The Panama canal stands not only as a monument to the skill and energy of American engineers, but even more to the glory of American physicians.  DeLesseps' failure was not due to a lack of skill or courage on his part, but to yellow fever and malaria.  The medical profession has paved the way for this great undertaking by discovering and proving that certain mosquitos are responsible for the spread of both these dread disease, but not until two loyal and unselfish physicians, Carroll and Lazear, had given their lives to prove this.  Today we know that if we destroy the mosquito we can stamp out yellow fever and malaria.  As a result of the energies of the American physicians the Canal Zone, with its heterogeneous population, has been made more healthy than New York City.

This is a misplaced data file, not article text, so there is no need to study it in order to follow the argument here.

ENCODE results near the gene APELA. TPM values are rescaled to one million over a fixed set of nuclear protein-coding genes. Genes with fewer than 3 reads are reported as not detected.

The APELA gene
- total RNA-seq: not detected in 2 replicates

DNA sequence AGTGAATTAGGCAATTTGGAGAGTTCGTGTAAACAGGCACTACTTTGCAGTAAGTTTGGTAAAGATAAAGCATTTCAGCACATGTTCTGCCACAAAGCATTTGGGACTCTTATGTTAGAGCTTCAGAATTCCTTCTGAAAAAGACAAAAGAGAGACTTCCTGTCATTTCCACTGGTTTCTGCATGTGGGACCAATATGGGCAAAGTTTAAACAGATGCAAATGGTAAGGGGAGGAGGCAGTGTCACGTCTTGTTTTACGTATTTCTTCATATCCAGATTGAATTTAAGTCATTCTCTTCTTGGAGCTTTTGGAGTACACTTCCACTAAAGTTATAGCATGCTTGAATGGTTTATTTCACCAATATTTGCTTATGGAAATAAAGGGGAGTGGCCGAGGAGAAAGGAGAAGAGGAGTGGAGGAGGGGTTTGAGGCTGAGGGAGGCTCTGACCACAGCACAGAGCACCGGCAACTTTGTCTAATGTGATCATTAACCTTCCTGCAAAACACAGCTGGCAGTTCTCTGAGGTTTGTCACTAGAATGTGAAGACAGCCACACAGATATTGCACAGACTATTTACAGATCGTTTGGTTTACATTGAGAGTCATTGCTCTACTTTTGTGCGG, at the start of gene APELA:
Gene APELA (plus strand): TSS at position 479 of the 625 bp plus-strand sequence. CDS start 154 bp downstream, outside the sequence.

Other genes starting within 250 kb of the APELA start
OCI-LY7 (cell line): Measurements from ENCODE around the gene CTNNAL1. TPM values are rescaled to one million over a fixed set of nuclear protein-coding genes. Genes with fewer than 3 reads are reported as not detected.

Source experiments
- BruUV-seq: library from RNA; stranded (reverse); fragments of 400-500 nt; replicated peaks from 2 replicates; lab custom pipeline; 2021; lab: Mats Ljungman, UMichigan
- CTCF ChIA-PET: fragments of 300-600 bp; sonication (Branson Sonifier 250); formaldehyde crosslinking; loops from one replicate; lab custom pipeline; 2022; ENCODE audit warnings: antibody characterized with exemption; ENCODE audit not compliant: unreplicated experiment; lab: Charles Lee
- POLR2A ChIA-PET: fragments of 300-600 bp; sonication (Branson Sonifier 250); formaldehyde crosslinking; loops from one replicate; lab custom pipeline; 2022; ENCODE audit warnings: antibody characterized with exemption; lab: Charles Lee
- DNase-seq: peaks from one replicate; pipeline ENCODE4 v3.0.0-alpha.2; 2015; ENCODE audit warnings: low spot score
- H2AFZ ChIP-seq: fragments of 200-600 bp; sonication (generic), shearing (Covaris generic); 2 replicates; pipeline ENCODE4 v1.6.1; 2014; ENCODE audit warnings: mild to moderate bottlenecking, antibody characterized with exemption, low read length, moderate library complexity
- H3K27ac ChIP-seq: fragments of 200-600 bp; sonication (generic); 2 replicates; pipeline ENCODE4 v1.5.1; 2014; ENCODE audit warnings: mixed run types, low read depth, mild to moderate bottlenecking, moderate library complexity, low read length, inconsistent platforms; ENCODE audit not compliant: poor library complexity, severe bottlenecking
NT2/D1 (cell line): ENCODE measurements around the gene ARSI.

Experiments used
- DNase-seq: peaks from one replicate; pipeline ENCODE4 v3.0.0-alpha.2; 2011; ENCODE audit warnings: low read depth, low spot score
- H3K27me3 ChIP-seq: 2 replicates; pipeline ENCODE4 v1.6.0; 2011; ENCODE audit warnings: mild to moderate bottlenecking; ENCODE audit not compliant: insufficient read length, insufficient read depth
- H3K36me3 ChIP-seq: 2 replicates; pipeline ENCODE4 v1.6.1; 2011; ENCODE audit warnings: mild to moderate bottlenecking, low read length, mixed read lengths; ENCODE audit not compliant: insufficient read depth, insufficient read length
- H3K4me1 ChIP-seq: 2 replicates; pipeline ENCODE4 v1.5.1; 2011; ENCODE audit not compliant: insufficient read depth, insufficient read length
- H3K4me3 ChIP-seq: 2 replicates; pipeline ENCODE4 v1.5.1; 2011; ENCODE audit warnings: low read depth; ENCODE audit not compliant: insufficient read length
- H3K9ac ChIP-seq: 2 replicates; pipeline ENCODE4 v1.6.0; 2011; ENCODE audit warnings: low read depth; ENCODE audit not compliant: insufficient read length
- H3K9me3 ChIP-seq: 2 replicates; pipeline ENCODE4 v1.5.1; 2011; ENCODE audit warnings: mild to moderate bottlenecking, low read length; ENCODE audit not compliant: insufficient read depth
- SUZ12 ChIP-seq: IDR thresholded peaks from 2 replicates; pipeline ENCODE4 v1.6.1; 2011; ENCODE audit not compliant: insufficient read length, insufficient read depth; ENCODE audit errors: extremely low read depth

When Eau Claire county was first organized and began to be settled the etiologic phase of medicine was unknown.  All the diseases we now know were known then and were perfectly described except for their cause, and armed with this knowledge the pioneer doctors came into this wilderness and worked hard and faithfully in the endeavor to relieve the suffering of their fellow men.  There being but few doctors in this section the mother of the family applied "home remedies" as long as she could before sending for a doctor, who often came too late.  There was, therefore, great rejoicing when the first doctor came into the county and cast his lot with those early pioneers.  The people were scattered and drives were long and hard, especially in the winter.  In those days there were not the fine roads we have now, but one had to pick his way around stumps, over logs and through creeks.  Many times the doctor had to go afoot or on horseback because the roads would not permit the use of a buggy.  Without the telephone a man had to drive for the doctor, and if he lived twenty or thirty miles away the doctor could not get there until the next day.  Many trips were so long that it required two days to make the trip and return.  The people were very poor and were unable to pay more than a very meager compensation or nothing at all for the services rendered.  However, those early men cared not for that, they went and did all they could to relieve the suffering.  They often had to act as nurse as well as physician.  They sat by the sick bed for long weary hours to see whether the spark of life was going to be snuffed out or would take on added vigor and begin to burn anew.  They were the recipients of family secrets and their advice was sought in times of trouble.  They healed and soothed the troubled mind, soul and body with their cheerful words, kindly advice, or some simple decoction.  Is it any wonder that they gained a place in the hearts of the people that could not be supplanted, and as long as they were able to drag one foot were sought, and no one else would do but the old family doctor?